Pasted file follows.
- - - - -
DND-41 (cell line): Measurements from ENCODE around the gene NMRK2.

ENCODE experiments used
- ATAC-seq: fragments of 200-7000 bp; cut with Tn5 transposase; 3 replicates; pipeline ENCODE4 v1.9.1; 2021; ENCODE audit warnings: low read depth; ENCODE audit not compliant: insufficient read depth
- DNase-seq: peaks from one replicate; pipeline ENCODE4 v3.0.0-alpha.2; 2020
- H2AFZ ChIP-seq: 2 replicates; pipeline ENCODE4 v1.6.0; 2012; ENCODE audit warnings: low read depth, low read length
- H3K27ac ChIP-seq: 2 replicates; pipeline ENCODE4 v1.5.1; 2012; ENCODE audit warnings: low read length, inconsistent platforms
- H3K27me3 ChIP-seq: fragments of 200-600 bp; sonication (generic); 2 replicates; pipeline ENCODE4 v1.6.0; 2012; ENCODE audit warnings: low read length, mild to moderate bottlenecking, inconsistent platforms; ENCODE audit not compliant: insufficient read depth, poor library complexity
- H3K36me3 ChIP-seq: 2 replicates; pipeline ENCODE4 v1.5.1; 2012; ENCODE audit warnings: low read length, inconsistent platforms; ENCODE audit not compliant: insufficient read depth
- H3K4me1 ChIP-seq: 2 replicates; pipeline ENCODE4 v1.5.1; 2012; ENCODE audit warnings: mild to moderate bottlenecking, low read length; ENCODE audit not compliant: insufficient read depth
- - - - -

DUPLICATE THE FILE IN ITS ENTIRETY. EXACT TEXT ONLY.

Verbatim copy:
DND-41 (cell line): Measurements from ENCODE around the gene NMRK2.

ENCODE experiments used
- ATAC-seq: fragments of 200-7000 bp; cut with Tn5 transposase; 3 replicates; pipeline ENCODE4 v1.9.1; 2021; ENCODE audit warnings: low read depth; ENCODE audit not compliant: insufficient read depth
- DNase-seq: peaks from one replicate; pipeline ENCODE4 v3.0.0-alpha.2; 2020
- H2AFZ ChIP-seq: 2 replicates; pipeline ENCODE4 v1.6.0; 2012; ENCODE audit warnings: low read depth, low read length
- H3K27ac ChIP-seq: 2 replicates; pipeline ENCODE4 v1.5.1; 2012; ENCODE audit warnings: low read length, inconsistent platforms
- H3K27me3 ChIP-seq: fragments of 200-600 bp; sonication (generic); 2 replicates; pipeline ENCODE4 v1.6.0; 2012; ENCODE audit warnings: low read length, mild to moderate bottlenecking, inconsistent platforms; ENCODE audit not compliant: insufficient read depth, poor library complexity
- H3K36me3 ChIP-seq: 2 replicates; pipeline ENCODE4 v1.5.1; 2012; ENCODE audit warnings: low read length, inconsistent platforms; ENCODE audit not compliant: insufficient read depth
- H3K4me1 ChIP-seq: 2 replicates; pipeline ENCODE4 v1.5.1; 2012; ENCODE audit warnings: mild to moderate bottlenecking, low read length; ENCODE audit not compliant: insufficient read depth